James McWalter

I yeah absolutely and I’m not even joking like just because it’s a bug I guess but I’m literally figuring out the 401 k right now and we’ll we’ll well have a chat about this. Thank you Zach.

Zach Stein

Okay, like Jabs thanks so much for having me.

Title: Solving Climate Change with 401Ks – E102

Great to chat with Zach Stein, Cofounder of Carbon Collective! Carbon Collective is the first online investment advisor 100% focused on climate change! We discussed the importance of a well-defined customer cohort, how to assess a climate positive company, the intersection of climate and investing and more!

https://carbotnic.com/carboncollective

Download Podcast Here: https://plinkhq.com/i/1518148418

Remember, If you want to support the podcast please rate and review 5 stars on  Apple, Thanks so much! 

James

The unedited podcast transcript is below

James McWalter

Hello today we are speaking with Zach Stein co-founder of carbon collective welcome to podcast, brilliant to start could you tells a little bit about carbon collective.

Zach Stein

James so glad to be here. Carbon collective is an online investment platform that enables individuals and businesses through their 401Ks to invest in portfolios that are built around solving climate change right now sustainable investing as what wall street sells. It is just a less bad version of the world today. We know what we need to do our greatest issue within sustainability which is solving climate change and we cannot do that with fundamentally scaling sustainable investing but in a way that is aligned with that end goal. So that’s what we do.

James McWalter

And what drove the initial decision to start Carmen collective. Yeah.

Zach Stein

So this is the second company that my cofounder and I have started. We’ve known each other since we were four years old first company was also in sustainability but in a very different space and at 2020 right at the beginning we set out with a whiteboard on saying how could we build better tools. To enable individuals to collectivize their climate actions and just identifying that we as individuals. But so many of us when we face climate change. We just get left hanging at the top of the emotional feedback loop. It was just like fuck like this is terrible. The icebergs are melting the fires are coming. World is still run by fossil fuels and emissions I’ve never been higher I’m one person. What can I do within that so that to us you know seemed like a problem that was looking for better solutions and we ended up interviewing one ah none people in and around our network trying to figure out where their climate actions anxiety took them. But actions it took them to take it where they got blocked and investing was this place again and again that we found they ran into.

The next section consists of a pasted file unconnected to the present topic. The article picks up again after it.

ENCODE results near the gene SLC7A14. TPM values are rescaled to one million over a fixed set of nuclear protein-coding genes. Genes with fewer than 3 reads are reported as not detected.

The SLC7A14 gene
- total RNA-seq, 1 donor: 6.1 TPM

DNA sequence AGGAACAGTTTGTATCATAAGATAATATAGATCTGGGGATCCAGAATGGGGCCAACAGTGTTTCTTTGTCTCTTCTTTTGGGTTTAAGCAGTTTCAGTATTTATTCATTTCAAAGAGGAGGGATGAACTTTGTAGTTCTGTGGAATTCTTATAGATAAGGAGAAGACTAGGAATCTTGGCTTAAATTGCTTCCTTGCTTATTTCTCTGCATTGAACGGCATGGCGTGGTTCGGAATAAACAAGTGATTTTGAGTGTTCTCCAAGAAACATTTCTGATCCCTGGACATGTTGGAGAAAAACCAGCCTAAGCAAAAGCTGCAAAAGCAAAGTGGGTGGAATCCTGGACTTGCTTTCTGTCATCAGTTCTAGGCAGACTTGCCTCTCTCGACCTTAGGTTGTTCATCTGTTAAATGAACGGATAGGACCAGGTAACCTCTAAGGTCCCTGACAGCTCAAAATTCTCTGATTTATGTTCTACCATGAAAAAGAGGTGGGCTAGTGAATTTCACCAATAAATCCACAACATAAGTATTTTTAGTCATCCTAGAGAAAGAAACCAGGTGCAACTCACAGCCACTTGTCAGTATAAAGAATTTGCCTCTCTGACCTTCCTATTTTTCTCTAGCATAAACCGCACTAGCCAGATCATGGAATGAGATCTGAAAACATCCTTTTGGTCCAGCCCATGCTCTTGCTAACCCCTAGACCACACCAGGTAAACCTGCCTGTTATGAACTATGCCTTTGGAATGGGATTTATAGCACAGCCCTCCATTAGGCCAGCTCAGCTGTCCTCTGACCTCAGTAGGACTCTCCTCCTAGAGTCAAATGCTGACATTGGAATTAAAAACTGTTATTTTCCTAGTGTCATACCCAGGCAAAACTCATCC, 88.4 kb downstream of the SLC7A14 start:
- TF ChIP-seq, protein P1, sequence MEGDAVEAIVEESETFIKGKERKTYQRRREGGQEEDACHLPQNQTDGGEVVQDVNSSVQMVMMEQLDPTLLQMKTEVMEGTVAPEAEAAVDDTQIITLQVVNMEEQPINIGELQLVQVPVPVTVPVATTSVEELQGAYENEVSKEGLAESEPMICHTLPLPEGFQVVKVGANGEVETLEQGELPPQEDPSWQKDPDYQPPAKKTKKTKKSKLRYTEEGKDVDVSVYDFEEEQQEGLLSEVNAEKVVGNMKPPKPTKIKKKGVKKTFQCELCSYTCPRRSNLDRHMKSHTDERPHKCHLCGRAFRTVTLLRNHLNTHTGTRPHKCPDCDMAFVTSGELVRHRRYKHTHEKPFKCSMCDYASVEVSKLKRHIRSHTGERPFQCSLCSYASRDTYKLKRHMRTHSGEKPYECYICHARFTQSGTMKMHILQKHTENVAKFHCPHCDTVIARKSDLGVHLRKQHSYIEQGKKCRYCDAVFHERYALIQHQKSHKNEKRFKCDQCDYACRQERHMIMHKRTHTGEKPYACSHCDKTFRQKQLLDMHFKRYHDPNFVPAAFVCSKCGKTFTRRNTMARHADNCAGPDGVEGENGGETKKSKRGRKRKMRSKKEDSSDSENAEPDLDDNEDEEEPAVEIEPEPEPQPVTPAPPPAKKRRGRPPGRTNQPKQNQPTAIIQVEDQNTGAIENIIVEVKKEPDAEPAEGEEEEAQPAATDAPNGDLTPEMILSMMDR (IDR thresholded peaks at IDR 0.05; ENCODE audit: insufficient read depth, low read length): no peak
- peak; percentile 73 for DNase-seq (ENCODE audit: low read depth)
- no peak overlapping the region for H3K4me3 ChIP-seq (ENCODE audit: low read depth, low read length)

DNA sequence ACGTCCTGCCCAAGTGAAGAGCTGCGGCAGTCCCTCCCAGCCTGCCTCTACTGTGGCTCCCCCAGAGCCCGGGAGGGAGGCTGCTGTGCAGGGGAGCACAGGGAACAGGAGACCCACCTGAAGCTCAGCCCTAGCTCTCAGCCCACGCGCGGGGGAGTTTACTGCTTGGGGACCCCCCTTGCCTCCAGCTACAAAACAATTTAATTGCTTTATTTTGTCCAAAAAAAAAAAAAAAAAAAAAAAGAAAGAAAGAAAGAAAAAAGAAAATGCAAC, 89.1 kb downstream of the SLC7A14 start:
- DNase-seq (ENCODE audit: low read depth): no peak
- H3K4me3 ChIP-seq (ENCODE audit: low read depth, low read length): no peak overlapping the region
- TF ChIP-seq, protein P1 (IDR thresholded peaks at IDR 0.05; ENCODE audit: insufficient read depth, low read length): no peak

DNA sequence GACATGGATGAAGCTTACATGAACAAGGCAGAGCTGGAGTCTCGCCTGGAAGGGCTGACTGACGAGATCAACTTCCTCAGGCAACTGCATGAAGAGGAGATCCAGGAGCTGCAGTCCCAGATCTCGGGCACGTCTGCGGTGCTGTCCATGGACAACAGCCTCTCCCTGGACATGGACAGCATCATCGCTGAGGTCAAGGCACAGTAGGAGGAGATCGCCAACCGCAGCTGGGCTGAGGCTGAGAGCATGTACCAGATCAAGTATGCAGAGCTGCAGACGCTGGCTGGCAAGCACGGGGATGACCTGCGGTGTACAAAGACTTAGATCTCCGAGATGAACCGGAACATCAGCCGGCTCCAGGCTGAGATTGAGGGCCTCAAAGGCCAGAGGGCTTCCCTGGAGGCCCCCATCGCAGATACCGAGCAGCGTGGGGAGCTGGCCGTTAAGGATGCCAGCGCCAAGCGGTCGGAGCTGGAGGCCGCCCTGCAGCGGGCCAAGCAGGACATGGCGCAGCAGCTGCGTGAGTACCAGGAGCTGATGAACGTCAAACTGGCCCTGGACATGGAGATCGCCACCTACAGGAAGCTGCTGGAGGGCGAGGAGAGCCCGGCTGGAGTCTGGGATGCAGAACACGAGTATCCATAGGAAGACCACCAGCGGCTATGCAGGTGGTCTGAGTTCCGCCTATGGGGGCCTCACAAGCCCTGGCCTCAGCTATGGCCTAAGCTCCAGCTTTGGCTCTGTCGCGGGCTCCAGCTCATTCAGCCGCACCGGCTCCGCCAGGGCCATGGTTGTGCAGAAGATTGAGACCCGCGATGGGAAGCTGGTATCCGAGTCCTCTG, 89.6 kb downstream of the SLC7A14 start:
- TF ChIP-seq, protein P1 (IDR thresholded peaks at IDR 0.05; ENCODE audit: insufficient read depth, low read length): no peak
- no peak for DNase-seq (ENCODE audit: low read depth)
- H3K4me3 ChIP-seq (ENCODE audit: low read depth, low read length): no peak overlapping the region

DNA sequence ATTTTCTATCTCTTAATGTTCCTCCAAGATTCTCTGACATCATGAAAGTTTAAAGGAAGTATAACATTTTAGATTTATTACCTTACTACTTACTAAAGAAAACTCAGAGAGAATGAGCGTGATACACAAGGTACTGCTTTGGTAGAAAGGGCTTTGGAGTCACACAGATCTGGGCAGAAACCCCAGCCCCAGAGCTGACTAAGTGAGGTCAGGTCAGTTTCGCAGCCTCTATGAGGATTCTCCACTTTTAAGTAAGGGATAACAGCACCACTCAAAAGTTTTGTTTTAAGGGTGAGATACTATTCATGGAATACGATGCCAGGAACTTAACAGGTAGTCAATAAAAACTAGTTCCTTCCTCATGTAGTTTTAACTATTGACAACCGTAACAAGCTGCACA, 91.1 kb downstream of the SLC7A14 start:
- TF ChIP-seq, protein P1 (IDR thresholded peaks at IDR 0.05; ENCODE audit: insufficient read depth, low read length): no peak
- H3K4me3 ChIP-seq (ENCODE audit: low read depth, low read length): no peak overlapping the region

James McWalter

That’s such an interesting process and I went through something very similar and I’ve talked to a lot of climate founders on on the podcast who’ve also done similar where you nearly start with a whiteboard and like a print out of the emissions in the economy and then you start trying to draw the lines between these different areas and then also trying to work with you know a certain amount of. Founder fifth and so yeah I guess kind of digging into that process like was this over you know, long weekend or was this kind of just ah, a constant kind of iteration over the series of months

Zach Stein

It was a long process. We formally kicked off on jan one of 2020 and we didn’t know what we were building until June like the beginning of June of none for sure so we started by reading. We probably read like None books in the first quarter. And really just getting deep and then we really kicked off into interview mode and we went through the whole thing of like we started off by building all the like a paper prototype that was like really like beautiful and like trying to illustrate our none idea and the None person we interviewed was like hey there’s this book called the mom test.

James McWalter